The World’s 5 Smartest Cities
Market research firm Juniper Research (Basingstoke, UK) recently crowned Singapore as the smartest city on earth after sorting through a mountain of data related to cities around the world. To arrive that conclusion, researchers at Juniper ranked cities by an array of factors including their adoption of smart grid technologies, intelligent lighting, the use of information technology to improve traffic, Wi-Fi access points, smartphone penetration, and the app landscape.
“In terms of software applications, we looked at traffic apps and city information apps that leverage open data sources,” says Steffen Sorrell, Senior Analyst at Juniper Research. “We apply different weightings to transport and energy, which we believe are the most important elements in smart cities,” Sorrell says. In evaluating transportation, Juniper analysts considered public transportation options, subtracting points for cities with high levels of private vehicle ownership. When evaluating cities’ efforts to improve traffic, they assessed city planners’ efforts to implement congestion charges, dynamic traffic lights, the use of road sensors, and smart parking. “Regarding energy consumption, we looked at the kinds of policies cities are taking. We looked in particular at things like the smart grid, their smart meter rollout, and what kind of policies the local government has made for sourcing sustainable energy.”
Finally, Juniper Research studied the economy of major cities with smart cities initiatives. “Not all cities are declaring a budget for what they are putting into smart cities,” Sorrell says. “So we look at the economic output of these cities with the assumption that it is going to feedback into the local government to help pay for future smart cities technologies.” Here are five smart cities examples, from those named in Juniper’s report.
The Republic of Singapore has announced its quest of becoming the first smart nation. A program launched by Prime Minister Lee Hsien Loong in late 2014 calls for an unspecified number of sensors and cameras to be deployed across the island to track everything from cleanliness to traffic. In any case, the number of sensors being installed across the island will be large. Already, the city can detect if people are smoking in unauthorized zones or if people are throwing litter out of high-rise buildings. But substantially more data is coming, according to the Wall Street Journal, which announced in a recent headline that “Singapore Is Taking the ‘Smart City’ to a Whole New Level.”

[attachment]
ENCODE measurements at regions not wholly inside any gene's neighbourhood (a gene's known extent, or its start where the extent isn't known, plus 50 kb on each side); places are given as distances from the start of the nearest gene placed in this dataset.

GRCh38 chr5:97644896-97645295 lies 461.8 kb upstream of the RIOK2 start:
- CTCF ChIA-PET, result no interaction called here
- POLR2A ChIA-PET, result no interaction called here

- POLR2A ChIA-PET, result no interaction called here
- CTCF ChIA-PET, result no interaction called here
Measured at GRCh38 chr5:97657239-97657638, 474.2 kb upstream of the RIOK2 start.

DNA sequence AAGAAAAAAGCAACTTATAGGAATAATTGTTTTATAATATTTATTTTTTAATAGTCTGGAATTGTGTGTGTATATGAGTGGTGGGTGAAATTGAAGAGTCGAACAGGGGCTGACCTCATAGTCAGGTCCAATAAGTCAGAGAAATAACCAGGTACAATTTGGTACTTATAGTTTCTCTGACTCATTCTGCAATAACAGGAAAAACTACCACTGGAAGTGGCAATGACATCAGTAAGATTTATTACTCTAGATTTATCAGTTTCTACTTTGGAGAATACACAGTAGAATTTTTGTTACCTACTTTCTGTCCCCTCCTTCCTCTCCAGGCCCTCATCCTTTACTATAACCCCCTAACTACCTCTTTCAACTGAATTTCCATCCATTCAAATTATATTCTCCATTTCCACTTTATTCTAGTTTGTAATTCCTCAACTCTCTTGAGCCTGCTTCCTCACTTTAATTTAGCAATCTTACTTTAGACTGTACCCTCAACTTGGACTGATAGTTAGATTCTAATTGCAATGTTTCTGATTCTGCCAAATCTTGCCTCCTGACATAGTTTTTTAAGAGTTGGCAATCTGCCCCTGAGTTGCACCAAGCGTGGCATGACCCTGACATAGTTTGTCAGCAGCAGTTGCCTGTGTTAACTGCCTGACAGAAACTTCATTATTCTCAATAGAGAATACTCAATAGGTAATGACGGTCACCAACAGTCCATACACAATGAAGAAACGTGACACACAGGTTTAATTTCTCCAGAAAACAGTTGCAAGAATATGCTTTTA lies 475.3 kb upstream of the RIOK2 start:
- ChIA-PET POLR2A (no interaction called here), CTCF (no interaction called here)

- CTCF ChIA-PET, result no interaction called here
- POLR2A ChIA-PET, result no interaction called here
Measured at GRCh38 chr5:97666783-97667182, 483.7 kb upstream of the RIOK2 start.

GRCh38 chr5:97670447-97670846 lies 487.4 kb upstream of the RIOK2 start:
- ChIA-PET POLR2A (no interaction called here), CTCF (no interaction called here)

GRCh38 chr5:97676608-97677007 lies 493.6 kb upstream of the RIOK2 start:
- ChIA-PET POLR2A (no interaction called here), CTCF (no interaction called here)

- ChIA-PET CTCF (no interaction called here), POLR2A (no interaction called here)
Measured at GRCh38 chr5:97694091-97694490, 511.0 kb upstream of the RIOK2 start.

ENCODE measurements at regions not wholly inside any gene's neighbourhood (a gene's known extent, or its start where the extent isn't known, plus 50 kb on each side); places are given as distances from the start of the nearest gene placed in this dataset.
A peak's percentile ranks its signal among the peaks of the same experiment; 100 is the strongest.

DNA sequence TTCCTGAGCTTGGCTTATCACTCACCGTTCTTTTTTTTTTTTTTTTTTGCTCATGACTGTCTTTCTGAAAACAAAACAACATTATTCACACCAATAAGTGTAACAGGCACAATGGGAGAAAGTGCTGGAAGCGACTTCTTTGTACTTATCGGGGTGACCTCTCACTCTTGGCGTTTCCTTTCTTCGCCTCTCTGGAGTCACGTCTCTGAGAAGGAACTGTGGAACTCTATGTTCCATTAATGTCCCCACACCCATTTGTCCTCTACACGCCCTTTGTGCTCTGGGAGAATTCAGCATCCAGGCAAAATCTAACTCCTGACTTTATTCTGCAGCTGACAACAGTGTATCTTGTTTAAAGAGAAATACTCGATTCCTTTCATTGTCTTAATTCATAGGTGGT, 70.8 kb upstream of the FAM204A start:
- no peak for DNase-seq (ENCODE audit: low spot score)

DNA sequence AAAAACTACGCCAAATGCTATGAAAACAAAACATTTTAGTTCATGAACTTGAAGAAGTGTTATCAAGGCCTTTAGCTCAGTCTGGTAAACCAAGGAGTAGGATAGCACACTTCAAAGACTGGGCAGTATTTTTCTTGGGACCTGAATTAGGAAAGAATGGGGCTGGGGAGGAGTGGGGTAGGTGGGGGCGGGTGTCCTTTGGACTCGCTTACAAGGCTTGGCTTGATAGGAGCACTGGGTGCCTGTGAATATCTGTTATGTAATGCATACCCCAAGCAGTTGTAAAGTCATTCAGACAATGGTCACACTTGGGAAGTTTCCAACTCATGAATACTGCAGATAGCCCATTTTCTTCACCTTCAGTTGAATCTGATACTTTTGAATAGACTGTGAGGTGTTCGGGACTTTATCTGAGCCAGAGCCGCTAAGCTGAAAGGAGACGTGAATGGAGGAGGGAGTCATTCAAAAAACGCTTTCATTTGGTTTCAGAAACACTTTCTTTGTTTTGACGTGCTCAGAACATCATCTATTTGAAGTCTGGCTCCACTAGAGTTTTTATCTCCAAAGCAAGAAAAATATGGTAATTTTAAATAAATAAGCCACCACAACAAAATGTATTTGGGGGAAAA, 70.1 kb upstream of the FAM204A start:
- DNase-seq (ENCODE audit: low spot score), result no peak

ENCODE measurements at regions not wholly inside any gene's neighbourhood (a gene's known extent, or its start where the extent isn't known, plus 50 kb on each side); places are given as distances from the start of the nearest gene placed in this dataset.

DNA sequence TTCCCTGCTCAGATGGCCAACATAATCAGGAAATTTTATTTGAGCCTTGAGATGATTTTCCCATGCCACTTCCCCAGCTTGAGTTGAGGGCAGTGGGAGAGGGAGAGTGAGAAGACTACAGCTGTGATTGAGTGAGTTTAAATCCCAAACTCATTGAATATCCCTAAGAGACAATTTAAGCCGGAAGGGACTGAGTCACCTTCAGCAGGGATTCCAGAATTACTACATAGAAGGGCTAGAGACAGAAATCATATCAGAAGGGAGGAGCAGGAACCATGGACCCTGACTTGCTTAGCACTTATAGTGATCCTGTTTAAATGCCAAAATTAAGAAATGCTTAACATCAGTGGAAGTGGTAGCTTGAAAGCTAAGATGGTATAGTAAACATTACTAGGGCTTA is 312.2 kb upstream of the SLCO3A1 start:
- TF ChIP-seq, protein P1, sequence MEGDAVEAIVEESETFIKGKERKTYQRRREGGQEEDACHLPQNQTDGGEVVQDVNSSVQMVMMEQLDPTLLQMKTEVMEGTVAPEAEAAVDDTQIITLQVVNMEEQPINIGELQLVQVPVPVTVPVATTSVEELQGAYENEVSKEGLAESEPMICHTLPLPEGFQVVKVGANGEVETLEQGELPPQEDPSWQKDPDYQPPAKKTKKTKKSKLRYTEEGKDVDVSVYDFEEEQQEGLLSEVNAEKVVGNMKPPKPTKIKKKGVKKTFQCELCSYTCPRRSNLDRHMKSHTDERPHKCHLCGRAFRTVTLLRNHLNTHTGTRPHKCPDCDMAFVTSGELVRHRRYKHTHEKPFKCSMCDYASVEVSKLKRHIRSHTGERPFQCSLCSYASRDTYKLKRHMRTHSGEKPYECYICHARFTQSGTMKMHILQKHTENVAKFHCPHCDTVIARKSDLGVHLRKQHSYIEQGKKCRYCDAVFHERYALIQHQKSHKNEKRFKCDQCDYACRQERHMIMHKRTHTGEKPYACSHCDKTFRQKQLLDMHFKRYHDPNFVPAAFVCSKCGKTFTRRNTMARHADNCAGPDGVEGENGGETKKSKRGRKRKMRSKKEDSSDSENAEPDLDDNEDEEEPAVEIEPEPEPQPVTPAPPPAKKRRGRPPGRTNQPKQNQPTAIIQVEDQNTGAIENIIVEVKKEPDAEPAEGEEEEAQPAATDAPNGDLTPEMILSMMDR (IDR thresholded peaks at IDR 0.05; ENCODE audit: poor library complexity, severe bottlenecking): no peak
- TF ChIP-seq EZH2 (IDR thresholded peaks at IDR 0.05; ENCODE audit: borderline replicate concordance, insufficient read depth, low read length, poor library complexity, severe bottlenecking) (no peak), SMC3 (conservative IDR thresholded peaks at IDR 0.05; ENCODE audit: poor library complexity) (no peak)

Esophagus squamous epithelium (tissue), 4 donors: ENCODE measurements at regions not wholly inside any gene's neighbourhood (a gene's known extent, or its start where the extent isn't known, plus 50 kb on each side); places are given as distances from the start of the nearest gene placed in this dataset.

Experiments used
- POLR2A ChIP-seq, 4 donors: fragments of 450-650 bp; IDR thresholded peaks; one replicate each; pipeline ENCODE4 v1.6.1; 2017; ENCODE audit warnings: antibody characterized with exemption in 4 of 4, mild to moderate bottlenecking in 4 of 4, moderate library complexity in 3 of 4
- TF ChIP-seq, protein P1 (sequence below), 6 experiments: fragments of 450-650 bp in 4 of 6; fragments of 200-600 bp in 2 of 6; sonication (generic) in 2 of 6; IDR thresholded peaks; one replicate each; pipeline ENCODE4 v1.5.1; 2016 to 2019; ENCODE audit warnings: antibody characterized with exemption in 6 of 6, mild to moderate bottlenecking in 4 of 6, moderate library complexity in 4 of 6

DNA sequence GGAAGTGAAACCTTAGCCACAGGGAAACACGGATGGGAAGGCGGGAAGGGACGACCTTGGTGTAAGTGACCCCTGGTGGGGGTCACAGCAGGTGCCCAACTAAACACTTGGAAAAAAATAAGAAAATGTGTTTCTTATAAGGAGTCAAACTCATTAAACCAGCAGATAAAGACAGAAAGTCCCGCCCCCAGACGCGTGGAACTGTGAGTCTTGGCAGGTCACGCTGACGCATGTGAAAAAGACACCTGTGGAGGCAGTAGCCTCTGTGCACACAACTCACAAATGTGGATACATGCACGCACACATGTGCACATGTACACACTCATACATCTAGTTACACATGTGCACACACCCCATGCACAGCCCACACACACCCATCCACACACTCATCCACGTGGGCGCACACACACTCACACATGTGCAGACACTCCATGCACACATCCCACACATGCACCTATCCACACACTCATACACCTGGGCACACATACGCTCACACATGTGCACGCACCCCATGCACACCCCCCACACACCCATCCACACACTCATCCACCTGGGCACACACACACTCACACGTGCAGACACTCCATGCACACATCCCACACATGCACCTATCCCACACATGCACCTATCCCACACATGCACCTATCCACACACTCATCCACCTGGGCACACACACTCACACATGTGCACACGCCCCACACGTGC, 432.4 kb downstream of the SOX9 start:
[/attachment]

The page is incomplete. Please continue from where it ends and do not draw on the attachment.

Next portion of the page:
Juniper Research gave Singapore high marks for its smart mobility policies and technology as well as its wireless connectivity. In 2014, the city-state announced that it was developing software it calls “Virtual Singapore,” a dynamic 3-D model that enables city planners to run virtual tests—verifying, for instance, how crowds might evacuate from a neighborhood facing an emergency.
In any interview with WSJ, Singapore’s foreign affairs minister and minister-in-charge of its Smart Nation program acknowledged that privacy and security were chief concerns and stressed that the government would work to ensure that data is anonymized when possible. The government has made much of the data it collects public. Participants can check closed-circuit TV footage and monitor parking thanks to sensors installed as part of the Singapore’s Smart Nation program.
“Singapore is undoubtedly the world leader when we look at transport network,” Sorrell says. Singapore has aggressively implemented congestion charging while also making substantial investments in road sensors, phased traffic lights, and smart parking. The city-state’s leadership in transportation is not surprising given that the system has a long history of using information technology to improve traffic. In the 1970s, it launched an initiative to address what was then a chronic congestion problem. “The systems Singapore has put in place since then have been pretty effective in terms of improving the average speed traveled by cars on the main roads,” Sorrell says. Oh, and driverless cars will be soon coming to Singapore.
The city-state also has high smartphone penetration and scores well regarding in broadband availability. The company Singtel recently announced that it was rolling out a 10-Gbps fiber broadband service that would enable residents to download a two-hour HD movie in 90 seconds. “The network is one of the cheapest in the world based on the cost of broadband per unit of currency,” Sorrell says.
Singapore also has an open data platform related to data collected by sensors located on the island. “Some cities conduct smart cities projects and do not make their data available to the public. When that happens, it is just the city deciding what will be done in isolation. But Singapore, Barcelona, and London are trying to engage their citizens to help determine what to do.”